Cruising can be defined as an activity where subjects look for sex in public spaces and is usually called cruising for sex. Authors like Humphrey and Delph emphasize that non-verbal communication, such as eye contact, body language, way of walking, etc., is used to make first contacts that eventually lead to sex. Despite the sexuality of cruising, authors like T. Dean or Turner note that besides public sex, cruising also defines a way of life or indicates a pastime. When discussing cruising, T. Dean emphasizes that contacts, superficial conversations and a playful relaxing atmosphere are characteristic to cruising. The context of cruising not only involves pleasing sexual impulses but also focuses on hospitality and friendliness towards strangers. It notes that this practise is used to establish contacts, engage in a meaningless conversation and start relations for the goal of pleasure, however the identity ego remains free. Furthermore, cruising for sex is often considered to be a negative activity for immoral behaviour in public and the risk to contract sexually transmitted diseases. Men who cruise often stigmatize themselves and assign deviational meanings to cruising. Contacts established while cruising as an open and an unregulated activity are managed entirely by pleasure produced by playfulness of randomness.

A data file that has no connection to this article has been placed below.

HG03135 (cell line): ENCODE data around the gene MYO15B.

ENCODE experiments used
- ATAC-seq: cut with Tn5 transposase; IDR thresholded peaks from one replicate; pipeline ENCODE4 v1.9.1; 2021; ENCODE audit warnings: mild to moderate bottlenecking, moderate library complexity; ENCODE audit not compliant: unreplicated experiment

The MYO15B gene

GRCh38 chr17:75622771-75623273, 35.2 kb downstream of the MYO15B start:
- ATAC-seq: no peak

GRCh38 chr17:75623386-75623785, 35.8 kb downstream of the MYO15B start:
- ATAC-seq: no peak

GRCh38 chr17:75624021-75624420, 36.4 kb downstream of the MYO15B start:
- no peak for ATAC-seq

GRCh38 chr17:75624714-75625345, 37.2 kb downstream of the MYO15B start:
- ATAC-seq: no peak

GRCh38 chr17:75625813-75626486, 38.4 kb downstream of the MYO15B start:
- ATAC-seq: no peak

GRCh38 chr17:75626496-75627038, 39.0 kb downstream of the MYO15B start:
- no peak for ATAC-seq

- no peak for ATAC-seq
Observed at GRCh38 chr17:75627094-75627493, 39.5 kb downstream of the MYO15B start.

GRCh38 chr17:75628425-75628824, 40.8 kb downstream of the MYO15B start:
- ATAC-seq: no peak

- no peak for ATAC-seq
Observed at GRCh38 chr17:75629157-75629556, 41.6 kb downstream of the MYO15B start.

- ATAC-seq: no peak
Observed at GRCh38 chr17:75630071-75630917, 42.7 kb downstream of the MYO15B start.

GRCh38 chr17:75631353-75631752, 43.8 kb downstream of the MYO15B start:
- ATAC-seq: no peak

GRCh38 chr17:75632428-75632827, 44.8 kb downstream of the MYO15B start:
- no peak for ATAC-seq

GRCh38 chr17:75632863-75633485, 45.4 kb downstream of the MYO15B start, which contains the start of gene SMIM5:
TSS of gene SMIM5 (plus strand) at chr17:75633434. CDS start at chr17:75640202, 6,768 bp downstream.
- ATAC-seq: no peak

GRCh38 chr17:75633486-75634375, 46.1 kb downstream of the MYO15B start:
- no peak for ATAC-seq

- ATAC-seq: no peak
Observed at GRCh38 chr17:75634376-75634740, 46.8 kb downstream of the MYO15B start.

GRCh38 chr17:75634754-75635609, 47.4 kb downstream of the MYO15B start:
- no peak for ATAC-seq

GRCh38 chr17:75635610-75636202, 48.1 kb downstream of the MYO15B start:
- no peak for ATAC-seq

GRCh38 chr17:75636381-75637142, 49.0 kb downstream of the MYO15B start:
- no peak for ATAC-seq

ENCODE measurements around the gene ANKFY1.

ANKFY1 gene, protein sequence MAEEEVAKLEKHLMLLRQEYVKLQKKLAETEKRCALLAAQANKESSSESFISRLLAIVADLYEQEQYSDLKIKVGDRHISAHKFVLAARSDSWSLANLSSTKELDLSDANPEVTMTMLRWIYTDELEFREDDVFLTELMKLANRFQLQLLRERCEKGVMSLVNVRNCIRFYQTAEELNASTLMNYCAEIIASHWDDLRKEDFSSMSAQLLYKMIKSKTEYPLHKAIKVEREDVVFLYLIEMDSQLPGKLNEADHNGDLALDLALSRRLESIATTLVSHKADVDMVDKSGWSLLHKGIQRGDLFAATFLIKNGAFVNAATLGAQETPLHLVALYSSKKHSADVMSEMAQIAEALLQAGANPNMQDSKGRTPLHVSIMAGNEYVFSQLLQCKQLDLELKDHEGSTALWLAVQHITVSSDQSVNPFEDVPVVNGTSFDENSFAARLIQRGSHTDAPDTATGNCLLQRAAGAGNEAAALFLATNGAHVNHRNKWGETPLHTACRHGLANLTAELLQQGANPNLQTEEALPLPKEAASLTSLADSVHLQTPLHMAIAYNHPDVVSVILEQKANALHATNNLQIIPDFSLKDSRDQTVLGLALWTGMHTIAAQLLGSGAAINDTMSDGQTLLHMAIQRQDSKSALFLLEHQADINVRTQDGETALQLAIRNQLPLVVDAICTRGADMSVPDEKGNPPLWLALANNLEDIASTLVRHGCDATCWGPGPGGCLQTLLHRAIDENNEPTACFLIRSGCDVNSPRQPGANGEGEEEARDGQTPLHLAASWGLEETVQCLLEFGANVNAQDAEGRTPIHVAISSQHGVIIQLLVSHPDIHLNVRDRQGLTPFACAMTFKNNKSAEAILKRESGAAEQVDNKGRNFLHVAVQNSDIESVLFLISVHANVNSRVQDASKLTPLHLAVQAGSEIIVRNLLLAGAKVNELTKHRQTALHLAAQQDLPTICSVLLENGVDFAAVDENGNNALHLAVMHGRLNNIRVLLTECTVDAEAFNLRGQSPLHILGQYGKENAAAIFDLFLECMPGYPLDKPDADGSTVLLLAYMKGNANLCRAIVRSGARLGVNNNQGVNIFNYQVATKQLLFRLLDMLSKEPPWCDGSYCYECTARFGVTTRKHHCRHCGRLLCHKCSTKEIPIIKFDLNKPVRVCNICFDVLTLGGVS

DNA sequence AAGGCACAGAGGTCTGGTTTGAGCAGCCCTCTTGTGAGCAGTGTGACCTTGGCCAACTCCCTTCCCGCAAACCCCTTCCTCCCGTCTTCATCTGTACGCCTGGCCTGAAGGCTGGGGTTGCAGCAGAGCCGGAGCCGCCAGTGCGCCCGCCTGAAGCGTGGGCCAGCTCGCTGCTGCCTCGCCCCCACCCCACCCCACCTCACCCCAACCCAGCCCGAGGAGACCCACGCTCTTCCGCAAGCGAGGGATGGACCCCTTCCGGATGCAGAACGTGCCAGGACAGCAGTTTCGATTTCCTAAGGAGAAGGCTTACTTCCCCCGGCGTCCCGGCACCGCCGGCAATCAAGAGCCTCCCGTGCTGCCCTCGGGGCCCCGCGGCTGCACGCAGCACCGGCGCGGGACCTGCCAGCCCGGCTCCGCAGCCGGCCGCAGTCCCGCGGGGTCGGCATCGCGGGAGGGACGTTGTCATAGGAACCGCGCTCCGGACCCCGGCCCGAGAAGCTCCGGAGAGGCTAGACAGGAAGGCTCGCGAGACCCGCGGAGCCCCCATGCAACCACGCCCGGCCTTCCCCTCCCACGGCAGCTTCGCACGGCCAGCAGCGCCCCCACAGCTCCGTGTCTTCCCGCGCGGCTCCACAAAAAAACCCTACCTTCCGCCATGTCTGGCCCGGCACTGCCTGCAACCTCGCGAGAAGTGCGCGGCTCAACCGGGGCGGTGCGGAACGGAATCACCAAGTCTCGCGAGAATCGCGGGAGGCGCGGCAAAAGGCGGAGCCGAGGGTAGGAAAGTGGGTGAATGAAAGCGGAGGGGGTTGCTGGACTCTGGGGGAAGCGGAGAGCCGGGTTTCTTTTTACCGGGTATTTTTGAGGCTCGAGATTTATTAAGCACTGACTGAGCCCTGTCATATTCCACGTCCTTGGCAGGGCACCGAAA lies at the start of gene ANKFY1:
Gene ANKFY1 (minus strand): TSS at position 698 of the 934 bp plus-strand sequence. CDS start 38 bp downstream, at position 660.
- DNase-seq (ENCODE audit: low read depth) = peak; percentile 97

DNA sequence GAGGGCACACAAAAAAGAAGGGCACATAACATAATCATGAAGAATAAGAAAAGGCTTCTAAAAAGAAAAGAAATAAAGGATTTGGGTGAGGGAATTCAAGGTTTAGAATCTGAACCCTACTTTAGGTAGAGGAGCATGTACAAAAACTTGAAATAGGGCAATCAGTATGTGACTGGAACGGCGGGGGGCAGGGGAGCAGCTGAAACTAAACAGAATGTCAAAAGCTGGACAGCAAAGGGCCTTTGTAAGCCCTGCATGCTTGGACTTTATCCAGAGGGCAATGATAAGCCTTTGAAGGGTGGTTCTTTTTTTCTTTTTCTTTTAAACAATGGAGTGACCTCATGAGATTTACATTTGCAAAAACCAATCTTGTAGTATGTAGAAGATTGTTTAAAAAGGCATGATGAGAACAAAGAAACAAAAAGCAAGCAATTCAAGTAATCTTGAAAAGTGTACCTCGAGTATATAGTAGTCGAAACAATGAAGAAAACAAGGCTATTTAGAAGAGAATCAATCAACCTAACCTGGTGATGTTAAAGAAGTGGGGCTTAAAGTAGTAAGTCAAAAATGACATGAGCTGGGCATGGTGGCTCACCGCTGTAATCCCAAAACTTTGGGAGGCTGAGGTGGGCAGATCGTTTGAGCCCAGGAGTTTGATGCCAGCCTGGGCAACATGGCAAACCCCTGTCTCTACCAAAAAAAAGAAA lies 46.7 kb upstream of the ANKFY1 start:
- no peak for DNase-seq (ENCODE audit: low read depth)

It is a well-known fact among Lithuanian scholars of studies on Mikalojus Konstantinas Čiurlionis (1875-1911) that Igor Stravinsky (1882-1971) once owned Čiurlionis’ painting Black Sun (or Ballad). However, it is known only by a reproduction printed in a Russian art magazine Аполлон [Apollon]1, with a title Conte fantastique and Сказка [Fairy Tale] and Stravinsky was specified as an owner of the painting and other details have not been well-researched. Even though some researchers visited St. Petersburg to find the painting several years ago, yet no trace was ever found. In this article, first we would like to look back at Čiurlionis’ visits to St. Petersburg and then, reveal new facts on concerts in which Čiurlionis’ music was performed and more over concerning Čiurlionis’ painting Black Sun how Stravinsky became interested in the painting by introducing letters exchanged between Stravinsky, Alexandre Benois and Andrey Rimsky-Korsakov.